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By Abraham Chang, PharmD
Clinical Pharmacist, Stanford Health Care, Pharmacy Department
Dr. Chang reports no financial relationships relevant to this field of study.
Baloxavir marboxil is a novel, oral, antiviral agent approved by the Food and Drug Administration (FDA) on Oct. 24, 2018, for the treatment of acute uncomplicated influenza in patients 12 years of age and older who have been symptomatic for no more than 48 hours. Baloxavir marboxil is converted by hydrolysis to baloxavir, which is a cap-dependent endonuclease inhibitor that results in inhibition of influenza virus replication. Because of the novel mechanism of action, the drug is effective against influenza strains with neuraminidase resistance.1,2,3
In the randomized, double-blind, placebo- and active-controlled, Phase III CAPSTONE-1 trial, investigators compared baloxavir to placebo and oseltamivir in patients 12 years of age and older with influenza A or B. The primary endpoint was time to alleviation of symptoms, which was similar to that of oseltamivir (53.5 hours vs. 53.8 hours) and significantly shorter than placebo (53.7 hours vs. 80.2 hours; P < 0.0001). The median time to cessation of viral shedding was significantly shorter with baloxavir compared to placebo (24 hours vs. 96 hours; P < 0.0001) or oseltamivir (24 hours vs. 72 hours; P < 0.0001).4
In the CAPSTONE-2 study, researchers compared baloxavir to placebo and oseltamivir in influenza patients with at least one higher risk factor defined by the Centers for Disease Control and Prevention (CDC). The primary endpoint was time to improvement of influenza symptoms, which was significantly shorter with baloxavir compared to placebo (73.2 hours vs. 102.3 hours; P < 0.0001), and similar to oseltamivir (81.0 hours; P = 0.8347). In influenza B, the time to improvement of influenza symptoms was significantly shorter with baloxavir compared to oseltamivir (74.6 hours vs. 101.6 hours; P = 0.0251). The median time to cessation of viral shedding was 48 hours, which was significantly shorter than 96 hours for both placebo and oseltamivir patients.5
Baloxavir resistance has been observed in the clinical trials. In patients with paired sequenced samples, PA I38T/M amino acid substitutions were found in 9.7% of 370 patients who received baloxavir. No amino acid substitutions were detected in the 95 randomly selected patients who received placebo. Other mutations in PA were detected in approximately 8% of baloxavir and placebo recipients, but their effect has not been assessed. Viral shedding was detected on day 5 in 91% of patients with PA I38T/M virus compared to just 7% in patients without PA substitution.1,2,3
Baloxavir marboxil is a prodrug that is converted almost completely to its active metabolite, baloxavir, after oral administration. Food decreases the absorption of baloxavir, but there is no specific recommendation from the manufacturer about administration with or without food. Polyvalent cations (calcium, aluminum, magnesium) may form a chelate with baloxavir, so avoiding co-administration with dairy products, antacids, and oral supplements is recommended.1,2 (See Table 1.)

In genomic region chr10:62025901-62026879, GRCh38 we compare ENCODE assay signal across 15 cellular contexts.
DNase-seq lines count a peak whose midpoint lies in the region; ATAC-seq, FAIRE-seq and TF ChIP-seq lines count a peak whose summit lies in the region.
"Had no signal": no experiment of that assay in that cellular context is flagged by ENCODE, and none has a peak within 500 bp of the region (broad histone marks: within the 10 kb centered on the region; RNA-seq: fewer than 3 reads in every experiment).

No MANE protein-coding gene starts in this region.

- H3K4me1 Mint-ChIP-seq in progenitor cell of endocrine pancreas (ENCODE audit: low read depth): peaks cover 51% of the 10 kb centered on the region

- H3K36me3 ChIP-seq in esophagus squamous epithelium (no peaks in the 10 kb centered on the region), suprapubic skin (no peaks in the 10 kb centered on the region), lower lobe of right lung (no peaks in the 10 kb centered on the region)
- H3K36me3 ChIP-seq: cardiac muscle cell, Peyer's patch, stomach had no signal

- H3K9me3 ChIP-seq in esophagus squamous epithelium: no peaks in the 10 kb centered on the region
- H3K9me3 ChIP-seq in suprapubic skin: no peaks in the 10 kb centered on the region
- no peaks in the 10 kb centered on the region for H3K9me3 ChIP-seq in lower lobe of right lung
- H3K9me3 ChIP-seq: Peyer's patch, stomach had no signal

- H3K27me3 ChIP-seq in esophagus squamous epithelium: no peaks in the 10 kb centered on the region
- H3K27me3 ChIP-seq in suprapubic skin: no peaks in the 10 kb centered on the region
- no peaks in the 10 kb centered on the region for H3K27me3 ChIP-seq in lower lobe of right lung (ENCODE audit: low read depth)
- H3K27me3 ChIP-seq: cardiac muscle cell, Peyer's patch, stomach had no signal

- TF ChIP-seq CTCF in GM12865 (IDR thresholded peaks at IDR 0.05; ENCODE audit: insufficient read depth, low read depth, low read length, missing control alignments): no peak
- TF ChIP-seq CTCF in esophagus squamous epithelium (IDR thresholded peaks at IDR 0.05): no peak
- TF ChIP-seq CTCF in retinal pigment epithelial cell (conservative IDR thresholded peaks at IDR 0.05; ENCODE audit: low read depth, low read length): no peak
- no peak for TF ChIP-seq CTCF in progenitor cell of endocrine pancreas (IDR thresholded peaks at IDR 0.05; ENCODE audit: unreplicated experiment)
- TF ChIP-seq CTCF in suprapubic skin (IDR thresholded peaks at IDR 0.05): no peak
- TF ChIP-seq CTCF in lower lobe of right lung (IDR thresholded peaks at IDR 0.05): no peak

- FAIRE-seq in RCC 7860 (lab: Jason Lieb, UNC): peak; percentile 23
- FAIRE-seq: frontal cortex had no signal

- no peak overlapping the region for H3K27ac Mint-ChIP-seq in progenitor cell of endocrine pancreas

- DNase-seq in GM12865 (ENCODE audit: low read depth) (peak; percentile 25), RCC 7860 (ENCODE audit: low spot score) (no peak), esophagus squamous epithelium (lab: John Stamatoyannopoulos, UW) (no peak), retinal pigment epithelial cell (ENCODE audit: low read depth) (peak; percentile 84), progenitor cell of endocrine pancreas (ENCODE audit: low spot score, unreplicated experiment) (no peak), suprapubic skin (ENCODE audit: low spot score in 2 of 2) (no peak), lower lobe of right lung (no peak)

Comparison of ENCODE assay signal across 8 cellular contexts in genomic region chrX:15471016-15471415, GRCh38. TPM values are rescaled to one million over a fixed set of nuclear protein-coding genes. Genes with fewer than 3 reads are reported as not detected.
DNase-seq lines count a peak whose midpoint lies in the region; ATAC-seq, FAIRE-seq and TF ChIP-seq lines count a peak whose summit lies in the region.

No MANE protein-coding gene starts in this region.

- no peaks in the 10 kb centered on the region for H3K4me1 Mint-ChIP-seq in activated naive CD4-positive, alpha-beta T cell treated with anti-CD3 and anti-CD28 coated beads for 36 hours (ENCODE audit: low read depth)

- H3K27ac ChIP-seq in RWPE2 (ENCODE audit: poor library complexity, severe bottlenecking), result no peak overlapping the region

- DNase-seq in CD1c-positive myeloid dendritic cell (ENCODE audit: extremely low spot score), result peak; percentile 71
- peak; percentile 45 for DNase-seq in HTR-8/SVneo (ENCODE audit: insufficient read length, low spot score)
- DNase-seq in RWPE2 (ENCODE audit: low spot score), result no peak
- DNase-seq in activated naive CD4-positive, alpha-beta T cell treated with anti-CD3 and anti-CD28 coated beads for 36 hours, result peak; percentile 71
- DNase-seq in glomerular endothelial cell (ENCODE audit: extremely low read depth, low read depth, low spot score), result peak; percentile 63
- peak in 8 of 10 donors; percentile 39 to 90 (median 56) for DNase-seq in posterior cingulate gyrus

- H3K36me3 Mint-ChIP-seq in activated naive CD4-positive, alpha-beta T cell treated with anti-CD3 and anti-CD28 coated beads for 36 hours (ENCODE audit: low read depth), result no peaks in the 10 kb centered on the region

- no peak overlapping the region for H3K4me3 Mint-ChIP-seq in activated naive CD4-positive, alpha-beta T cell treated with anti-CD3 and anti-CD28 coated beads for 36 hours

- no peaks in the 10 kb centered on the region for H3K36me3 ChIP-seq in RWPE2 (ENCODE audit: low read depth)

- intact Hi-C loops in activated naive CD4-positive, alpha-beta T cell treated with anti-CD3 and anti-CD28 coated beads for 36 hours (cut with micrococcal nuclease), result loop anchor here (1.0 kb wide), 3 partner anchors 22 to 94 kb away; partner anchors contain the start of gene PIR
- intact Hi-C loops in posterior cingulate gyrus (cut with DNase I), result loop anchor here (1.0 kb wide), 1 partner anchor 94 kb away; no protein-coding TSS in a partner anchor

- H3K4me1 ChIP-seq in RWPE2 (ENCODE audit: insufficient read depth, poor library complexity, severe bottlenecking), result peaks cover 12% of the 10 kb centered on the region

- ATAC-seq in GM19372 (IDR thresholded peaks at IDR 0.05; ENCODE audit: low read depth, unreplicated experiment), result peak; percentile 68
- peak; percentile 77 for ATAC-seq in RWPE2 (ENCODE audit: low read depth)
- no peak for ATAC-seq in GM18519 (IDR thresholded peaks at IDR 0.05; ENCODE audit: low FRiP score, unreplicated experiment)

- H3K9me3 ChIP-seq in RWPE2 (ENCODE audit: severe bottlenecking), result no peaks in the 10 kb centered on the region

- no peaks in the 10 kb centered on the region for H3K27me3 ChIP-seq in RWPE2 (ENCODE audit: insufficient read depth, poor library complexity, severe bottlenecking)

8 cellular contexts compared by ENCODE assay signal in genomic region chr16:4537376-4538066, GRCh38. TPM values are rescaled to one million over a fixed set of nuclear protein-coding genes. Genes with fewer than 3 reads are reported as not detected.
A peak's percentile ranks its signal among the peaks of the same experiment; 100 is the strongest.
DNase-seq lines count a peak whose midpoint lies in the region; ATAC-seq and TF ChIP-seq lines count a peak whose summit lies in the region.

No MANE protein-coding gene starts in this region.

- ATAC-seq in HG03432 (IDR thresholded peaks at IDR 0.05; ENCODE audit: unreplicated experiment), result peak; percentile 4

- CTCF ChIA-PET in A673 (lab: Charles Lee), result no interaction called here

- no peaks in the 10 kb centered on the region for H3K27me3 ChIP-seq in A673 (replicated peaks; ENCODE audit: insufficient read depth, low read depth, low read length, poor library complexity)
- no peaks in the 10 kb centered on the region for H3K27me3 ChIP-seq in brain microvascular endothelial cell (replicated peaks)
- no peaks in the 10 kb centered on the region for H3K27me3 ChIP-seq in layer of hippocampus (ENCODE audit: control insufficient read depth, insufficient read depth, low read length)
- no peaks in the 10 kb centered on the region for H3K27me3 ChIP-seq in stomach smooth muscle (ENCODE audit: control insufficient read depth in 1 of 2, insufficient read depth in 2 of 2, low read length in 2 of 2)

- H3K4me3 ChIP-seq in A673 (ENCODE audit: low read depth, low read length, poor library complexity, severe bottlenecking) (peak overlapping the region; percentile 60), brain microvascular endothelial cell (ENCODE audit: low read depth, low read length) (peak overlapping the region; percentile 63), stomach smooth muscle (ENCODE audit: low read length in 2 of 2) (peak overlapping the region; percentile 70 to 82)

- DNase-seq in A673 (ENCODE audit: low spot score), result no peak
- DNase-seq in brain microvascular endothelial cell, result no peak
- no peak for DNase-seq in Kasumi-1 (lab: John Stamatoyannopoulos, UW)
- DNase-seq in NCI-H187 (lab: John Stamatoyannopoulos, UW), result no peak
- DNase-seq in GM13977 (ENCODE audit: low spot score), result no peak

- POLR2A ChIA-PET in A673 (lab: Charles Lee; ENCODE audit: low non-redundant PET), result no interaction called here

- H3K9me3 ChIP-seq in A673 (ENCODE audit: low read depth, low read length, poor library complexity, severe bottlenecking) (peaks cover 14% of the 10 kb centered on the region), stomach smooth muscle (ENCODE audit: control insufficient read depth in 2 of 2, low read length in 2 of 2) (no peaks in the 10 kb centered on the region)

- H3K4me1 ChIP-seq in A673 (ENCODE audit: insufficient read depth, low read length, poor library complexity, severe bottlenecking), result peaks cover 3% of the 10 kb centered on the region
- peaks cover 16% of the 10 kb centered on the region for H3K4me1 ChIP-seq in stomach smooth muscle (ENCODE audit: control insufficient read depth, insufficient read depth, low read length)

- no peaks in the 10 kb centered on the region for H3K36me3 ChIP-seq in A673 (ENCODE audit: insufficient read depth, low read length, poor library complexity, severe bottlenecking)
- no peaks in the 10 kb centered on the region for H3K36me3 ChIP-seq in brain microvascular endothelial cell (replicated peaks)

No clinically significant changes in the pharmaco-kinetics of baloxavir and metabolites were observed with CYP3A4 inhibitors, P-gp inhibitors, or UGT inhibitors.1
Baloxavir marboxil is given in a single oral dose based on patient weight as noted in Table 2.
The medication should be administered within 48 hours of the start of influenza symptoms and can be administered with or without food. Co-administration with dairy products, antacids, and oral supplements should be avoided because of possible chelate formation.
No dose adjustments are required in the presence of a creatinine clearance (CrCl) as low as 50 mL/min or in the presence of mild hepatic impairment (Child-Pugh Class B), but the effects of more severe renal or hepatic impairment have not been evaluated.1
Baloxavir is well-tolerated in clinical trials. In the Phase III study, adverse events were reported in 20.7% of baloxavir, 24.6% of placebo, and 24.8% of oseltamivir recipients. The most common adverse event was diarrhea (3.0%).
There are no data on administration of baloxavir marboxil in pregnant women. In animal studies, no adverse developmental effects were observed in rats or rabbits with oral administration of baloxavir marboxil at exposure levels approximately five (rats) and seven (rabbits) times the systemic baloxavir exposure at the maximum recommended human dose.1
There are no data on the presence of baloxavir marboxil in lactating females. Baloxavir and its related metabolites were present in the milk of lactating rats.1
Baloxavir has similar efficacy to oseltamivir for time to alleviation of symptoms and superior efficacy to placebo in uncomplicated influenza patients. In high-risk patient populations, baloxavir was found to have a faster time to alleviation of symptoms compared to oseltamivir in influenza B patients. It is well-tolerated, oral, and administered as a one-time dose. Because of its novel mechanism of action, it has activity in influenza strains with neuraminidase resistance. Further studies are ongoing to characterize baloxavir’s efficacy in hospitalized and other high-risk patient populations and as a combination with a neuraminidase inhibitor. Treatment-emergent resistance has been reported and should be considered when using this agent.
Financial Disclosure: Peer Reviewer Patrick Joseph, MD, is a consultant for Genomic Health Reference Laboratory, Siemens Clinical Laboratory, and CareDx Clinical Laboratory. Infectious Disease Alert’s Editor Stan Deresinski, MD, FACP, FIDSA, Updates Author Carol A. Kemper, MD, FACP, Peer Reviewer Kiran Gajurel, MD, Executive Editor Shelly Morrow Mark, Editor Jonathan Springston, and Editorial Group Manager Terrey L. Hatcher report no financial relationships to this field of study.